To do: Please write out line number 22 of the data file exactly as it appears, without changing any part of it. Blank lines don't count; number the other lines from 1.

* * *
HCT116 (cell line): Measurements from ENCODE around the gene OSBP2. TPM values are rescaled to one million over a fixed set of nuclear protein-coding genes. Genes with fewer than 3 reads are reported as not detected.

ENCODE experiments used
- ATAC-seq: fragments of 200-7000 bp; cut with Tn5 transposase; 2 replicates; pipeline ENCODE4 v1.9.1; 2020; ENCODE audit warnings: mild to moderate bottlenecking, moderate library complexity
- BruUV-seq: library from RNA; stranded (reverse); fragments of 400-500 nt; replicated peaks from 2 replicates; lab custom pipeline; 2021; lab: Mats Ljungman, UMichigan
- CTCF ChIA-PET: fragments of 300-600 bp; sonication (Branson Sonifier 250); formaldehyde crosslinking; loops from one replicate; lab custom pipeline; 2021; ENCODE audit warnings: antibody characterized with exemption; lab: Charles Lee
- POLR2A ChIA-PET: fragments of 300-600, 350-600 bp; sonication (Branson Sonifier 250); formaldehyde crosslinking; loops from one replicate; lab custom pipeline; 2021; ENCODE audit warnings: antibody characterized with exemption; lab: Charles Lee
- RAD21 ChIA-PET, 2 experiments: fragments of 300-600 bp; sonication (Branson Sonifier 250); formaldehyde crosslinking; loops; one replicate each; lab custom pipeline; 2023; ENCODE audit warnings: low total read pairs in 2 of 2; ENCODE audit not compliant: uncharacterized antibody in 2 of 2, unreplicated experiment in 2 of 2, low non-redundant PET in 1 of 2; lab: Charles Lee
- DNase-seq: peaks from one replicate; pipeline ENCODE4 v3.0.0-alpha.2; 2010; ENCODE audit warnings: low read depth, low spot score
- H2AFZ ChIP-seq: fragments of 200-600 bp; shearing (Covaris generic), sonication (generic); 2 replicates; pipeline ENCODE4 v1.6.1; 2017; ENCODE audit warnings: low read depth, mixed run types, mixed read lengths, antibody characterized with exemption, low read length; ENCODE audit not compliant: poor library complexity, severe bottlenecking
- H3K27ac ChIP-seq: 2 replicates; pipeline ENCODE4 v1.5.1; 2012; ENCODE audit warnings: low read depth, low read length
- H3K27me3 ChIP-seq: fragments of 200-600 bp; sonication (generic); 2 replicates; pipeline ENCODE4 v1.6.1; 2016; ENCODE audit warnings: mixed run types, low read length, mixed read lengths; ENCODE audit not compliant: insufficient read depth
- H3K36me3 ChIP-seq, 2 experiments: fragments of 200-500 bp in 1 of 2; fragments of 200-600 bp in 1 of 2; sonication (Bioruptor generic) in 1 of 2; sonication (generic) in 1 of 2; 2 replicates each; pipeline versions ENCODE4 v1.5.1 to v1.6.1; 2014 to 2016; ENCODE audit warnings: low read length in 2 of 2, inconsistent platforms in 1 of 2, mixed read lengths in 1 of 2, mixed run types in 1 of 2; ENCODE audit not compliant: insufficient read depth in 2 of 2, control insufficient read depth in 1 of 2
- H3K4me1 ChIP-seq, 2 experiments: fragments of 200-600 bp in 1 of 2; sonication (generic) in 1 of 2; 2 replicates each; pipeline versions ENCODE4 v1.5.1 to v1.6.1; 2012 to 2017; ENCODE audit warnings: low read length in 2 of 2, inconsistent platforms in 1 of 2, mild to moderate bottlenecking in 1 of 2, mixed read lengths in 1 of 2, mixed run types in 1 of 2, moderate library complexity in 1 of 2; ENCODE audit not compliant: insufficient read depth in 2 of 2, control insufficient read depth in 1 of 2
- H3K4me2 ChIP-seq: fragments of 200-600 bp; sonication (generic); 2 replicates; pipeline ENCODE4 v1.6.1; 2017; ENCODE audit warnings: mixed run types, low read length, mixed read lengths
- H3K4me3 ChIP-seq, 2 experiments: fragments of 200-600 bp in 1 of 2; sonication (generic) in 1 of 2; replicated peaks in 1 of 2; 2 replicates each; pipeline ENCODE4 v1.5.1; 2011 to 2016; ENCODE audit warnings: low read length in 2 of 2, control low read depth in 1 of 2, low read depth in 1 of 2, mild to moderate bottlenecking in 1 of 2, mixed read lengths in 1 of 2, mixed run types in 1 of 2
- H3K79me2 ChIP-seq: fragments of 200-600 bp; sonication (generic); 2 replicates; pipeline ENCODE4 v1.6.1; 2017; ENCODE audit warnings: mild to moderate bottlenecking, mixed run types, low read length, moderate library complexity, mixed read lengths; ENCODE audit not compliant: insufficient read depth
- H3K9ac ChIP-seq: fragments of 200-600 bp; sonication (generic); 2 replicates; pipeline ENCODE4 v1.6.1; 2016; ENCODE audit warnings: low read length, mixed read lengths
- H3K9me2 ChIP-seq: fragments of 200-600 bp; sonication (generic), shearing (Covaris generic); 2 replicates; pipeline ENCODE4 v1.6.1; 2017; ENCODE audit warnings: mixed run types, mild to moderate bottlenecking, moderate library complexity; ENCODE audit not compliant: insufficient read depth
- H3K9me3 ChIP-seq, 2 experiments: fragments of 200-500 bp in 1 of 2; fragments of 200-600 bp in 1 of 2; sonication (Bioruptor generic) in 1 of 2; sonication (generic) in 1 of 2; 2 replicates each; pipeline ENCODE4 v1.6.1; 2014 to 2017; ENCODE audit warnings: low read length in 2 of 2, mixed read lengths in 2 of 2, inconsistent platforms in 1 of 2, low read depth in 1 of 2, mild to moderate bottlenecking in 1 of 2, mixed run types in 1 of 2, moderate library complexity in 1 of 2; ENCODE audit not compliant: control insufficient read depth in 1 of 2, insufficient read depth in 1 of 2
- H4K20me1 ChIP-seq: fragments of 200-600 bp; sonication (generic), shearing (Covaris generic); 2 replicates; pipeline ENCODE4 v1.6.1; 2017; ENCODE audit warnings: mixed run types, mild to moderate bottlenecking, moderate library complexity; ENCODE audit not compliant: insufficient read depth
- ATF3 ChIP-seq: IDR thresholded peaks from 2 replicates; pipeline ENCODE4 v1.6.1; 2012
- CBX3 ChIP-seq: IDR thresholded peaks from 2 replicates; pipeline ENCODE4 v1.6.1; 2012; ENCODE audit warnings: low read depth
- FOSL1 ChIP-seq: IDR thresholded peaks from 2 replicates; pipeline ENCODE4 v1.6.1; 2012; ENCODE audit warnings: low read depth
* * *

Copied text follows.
- CBX3 ChIP-seq: IDR thresholded peaks from 2 replicates; pipeline ENCODE4 v1.6.1; 2012; ENCODE audit warnings: low read depth